You cahn’t get theah from heah.
Being from away.
They’re some of Maine’s most distinctive sounds and cultural catchphrases, but experts say fewer and fewer young people are using them. Some have never even heard them.
Those who are bothered by the idea that young Mainers have never been exposed to a regional Maine accent might be cheered to hear that a pair of central Maine songwriters hope to buck the trend by injecting a strong dose of Maine-isms into the chorus rooms of schools across the state.
“So far we’re on a fool’s errand, you know,” said Stan Keach, a songwriter and recently retired schoolteacher from Rome. Keach’s accent is only faintly present during everyday speech, but it takes center stage when the folk and bluegrass musician performs his song, “Boots from L.L. Bean,” which plays with the idea that Maine’s natives belong to an exclusive idiomatic club.
The song is about someone from away — a term applied to anyone born out of state — attempting to blend with the locals by buying “rubbah bottom boots” from Maine’s most famous retailer.
In the end, the singer tells the out-of-stater, “You’ll be sayin’ âwicked good!’ just like any Yankee would, and showin’ off those boots from L.L. Bean.”
Keach has been singing for years, but he just recently started working with musical arranger Larry Morissette, also a recently retired schoolteacher, of Hallowell, to sell the music to schoolteachers around the state.
Keach said his music is an improvement over the “music from away” that’s taught in almost all of Maine’s music classrooms.
“They do stuff that’s not about Maine,” Keach said. “This would be something that adds some interest. You’re not doing it for some faceless people in Ohio or California.”
Some music teachers are excited by the idea.
“I think Stan Keach is a trendsetter,” said Drew Albert, the music director at Maranacook Community High School, in Readfield, where both Keach and Morissette used to teach.
Albert said Keach’s songs engage Maine students.
“It’s funny when you walk into a class and you actually see all the L.L. Bean boots,” he said. “I think people take a lot of pride in stuff from Maine.”
But Keach and Albert both said young people aren’t as well-versed in local color as their elders.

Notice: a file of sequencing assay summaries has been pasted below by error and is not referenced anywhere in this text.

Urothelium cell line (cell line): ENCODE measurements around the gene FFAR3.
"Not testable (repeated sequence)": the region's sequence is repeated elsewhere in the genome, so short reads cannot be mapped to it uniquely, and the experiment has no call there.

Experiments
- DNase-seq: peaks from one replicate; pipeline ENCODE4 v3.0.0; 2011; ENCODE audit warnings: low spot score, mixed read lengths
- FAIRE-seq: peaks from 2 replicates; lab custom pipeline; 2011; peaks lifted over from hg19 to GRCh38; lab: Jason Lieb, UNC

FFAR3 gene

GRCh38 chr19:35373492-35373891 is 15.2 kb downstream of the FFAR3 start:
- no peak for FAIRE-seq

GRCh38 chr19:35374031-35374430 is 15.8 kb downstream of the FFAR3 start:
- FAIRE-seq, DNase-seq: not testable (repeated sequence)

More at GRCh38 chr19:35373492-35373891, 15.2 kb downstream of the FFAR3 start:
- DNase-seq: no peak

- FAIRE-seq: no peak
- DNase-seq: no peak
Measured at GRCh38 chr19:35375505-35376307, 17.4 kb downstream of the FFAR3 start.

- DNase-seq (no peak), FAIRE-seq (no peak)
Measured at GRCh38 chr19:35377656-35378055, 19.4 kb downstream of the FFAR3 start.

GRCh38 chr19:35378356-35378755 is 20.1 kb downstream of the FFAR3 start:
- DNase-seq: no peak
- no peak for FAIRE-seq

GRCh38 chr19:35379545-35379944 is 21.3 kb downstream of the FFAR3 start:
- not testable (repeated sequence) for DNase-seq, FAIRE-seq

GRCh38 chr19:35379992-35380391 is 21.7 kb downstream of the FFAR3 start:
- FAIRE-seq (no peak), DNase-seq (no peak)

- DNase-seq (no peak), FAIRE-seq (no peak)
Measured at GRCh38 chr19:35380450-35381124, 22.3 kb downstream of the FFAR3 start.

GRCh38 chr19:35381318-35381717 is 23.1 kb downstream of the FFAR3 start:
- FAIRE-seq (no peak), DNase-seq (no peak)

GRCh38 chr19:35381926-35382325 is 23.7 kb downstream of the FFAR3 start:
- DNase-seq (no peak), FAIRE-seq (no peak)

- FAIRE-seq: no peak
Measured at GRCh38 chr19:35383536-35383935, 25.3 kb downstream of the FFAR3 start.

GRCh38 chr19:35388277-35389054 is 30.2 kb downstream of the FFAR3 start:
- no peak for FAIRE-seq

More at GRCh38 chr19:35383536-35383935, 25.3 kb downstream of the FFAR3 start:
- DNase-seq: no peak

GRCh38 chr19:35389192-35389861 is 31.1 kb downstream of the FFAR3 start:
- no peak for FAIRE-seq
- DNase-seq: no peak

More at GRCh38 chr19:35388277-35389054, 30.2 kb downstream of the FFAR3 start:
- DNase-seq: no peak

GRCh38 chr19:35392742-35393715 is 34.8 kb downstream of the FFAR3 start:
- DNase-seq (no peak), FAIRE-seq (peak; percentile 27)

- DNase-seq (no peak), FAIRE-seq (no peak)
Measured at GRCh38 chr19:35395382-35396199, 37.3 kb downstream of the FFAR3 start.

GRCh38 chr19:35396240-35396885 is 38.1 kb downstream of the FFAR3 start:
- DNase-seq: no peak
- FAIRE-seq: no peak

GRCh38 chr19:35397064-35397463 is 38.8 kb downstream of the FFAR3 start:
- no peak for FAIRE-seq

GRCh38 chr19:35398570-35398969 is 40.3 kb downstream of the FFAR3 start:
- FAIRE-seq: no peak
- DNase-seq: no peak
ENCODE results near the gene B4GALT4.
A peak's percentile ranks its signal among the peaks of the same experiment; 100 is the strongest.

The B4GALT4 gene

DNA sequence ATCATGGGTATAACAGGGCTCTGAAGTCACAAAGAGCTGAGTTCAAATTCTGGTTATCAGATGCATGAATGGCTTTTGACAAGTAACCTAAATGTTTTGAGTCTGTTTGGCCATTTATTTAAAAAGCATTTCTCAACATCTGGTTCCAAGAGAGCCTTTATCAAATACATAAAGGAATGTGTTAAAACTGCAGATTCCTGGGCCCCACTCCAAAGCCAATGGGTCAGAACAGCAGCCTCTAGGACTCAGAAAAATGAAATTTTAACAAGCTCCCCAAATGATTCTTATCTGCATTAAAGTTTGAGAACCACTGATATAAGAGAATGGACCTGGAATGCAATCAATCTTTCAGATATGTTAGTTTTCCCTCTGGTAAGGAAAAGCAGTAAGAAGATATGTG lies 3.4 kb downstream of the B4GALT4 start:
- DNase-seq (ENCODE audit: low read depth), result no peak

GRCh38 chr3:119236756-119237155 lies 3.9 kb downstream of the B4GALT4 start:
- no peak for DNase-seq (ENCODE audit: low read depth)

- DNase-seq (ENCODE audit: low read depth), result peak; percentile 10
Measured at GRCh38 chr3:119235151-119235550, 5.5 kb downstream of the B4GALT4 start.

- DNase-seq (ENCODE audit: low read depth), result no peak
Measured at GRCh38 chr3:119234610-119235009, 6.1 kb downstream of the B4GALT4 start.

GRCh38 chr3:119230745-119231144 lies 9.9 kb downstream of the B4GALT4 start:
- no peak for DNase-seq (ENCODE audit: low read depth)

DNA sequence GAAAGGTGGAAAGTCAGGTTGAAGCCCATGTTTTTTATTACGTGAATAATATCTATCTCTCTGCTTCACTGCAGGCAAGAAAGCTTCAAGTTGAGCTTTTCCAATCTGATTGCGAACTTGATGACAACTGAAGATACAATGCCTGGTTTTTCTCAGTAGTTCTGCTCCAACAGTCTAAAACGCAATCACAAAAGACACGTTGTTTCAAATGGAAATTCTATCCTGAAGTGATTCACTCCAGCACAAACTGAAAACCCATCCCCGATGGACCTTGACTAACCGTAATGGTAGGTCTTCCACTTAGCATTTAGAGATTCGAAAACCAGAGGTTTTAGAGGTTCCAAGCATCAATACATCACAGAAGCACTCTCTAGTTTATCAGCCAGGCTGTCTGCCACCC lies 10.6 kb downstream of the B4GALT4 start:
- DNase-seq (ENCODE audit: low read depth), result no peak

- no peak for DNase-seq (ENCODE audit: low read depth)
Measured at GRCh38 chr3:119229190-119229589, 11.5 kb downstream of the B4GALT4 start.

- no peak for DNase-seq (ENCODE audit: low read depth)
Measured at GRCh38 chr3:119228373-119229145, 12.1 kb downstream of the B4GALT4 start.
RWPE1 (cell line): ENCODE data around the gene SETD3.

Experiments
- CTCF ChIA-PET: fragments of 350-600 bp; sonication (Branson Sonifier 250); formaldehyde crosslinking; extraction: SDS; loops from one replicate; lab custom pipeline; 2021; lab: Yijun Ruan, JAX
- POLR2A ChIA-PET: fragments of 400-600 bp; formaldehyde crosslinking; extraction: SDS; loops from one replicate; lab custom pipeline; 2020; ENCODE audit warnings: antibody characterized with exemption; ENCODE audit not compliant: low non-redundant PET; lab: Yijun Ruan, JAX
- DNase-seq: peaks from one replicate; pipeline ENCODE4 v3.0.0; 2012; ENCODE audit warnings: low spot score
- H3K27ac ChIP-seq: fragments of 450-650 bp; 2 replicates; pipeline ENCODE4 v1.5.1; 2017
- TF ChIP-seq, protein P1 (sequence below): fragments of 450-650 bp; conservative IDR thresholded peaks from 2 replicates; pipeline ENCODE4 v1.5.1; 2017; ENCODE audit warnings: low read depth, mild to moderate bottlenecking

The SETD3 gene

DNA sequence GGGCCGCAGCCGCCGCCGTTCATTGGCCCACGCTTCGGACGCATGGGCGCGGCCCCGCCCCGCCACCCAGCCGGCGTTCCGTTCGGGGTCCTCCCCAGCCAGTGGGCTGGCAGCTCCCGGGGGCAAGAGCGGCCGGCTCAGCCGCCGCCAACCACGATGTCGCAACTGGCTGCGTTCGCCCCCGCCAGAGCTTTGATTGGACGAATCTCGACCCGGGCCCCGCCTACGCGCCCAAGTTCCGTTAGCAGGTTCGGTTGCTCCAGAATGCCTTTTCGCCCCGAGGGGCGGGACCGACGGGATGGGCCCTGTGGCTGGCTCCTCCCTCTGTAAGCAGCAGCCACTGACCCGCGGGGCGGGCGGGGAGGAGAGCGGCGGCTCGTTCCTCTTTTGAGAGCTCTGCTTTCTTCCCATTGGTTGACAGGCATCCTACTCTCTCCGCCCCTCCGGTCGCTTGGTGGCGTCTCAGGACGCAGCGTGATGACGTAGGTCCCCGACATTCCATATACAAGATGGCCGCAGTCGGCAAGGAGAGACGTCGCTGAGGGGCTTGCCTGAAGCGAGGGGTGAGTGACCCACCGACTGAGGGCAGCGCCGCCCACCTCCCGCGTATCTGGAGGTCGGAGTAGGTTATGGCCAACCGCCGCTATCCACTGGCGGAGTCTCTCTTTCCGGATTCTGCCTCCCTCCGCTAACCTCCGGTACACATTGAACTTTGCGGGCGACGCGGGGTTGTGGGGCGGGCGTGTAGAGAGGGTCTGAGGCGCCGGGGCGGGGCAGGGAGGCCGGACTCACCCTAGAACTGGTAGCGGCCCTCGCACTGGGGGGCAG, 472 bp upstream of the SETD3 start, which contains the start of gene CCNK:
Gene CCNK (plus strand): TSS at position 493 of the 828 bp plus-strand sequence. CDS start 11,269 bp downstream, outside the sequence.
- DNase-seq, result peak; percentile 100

“I don’t know that they’re familiar with those Maine colloquialisms, like âYou can’t get there from here,'” Albert said.
Keach said that, while recording some of the music with a group of students from Hall-Dale High School in Farmingdale, some students seemed never to have heard the Maine accent before.
“It didn’t come naturally to them, you know,” he said. “High school kids in Maine right now are not as good at Maine dialect as their grandfathers.”
David Morris, a junior at Hall-Dale from Gardiner, was among the group of eight students who sang in the two-hour recording session with Keach to make a demonstration recording for the project.
Morris said he’s been living in the state since he was 4, but neither he nor any of his classmates speak with that distinctive Downeast drawl.
“Trying out the real Maine accent in this song, it was really difficult,” he said.
Morris hears the Maine accent spoken only in overheard snatches of conversation when he is walking in downtown Gardiner, or from a particular substitute teacher.
“I haven’t really heard it lately,” he said. “I feel like it’s going away slowly.”
“It’s something that’s being lost,” he said. “Maybe it has to be lost, but we should have some familiarity with it. It’s who we are.”
Maine’s accent seems to be fading more quickly than memories of the ice storm of ’98.
Morris’ classmate Eva Shepherd, who also sang in the recording session, said the only time she’s heard a really strong Maine accent has been when it’s been parodied.
“People are always impersonating it,” she said, “like the lady in the Marden’s commercial.”
A team of researchers from Dartmouth College and the University of Texas at Austin set out to determine whether the distinctive Yankee accent was disappearing from New England. In a study published last year, they found that islands of Yankee speech are getting smaller and are becoming concentrated in eastern areas, a change that began sometime after the 1960s.
Shepherd’s family is a good example of how Maine’s accent is losing its grip on the tongues of younger generations.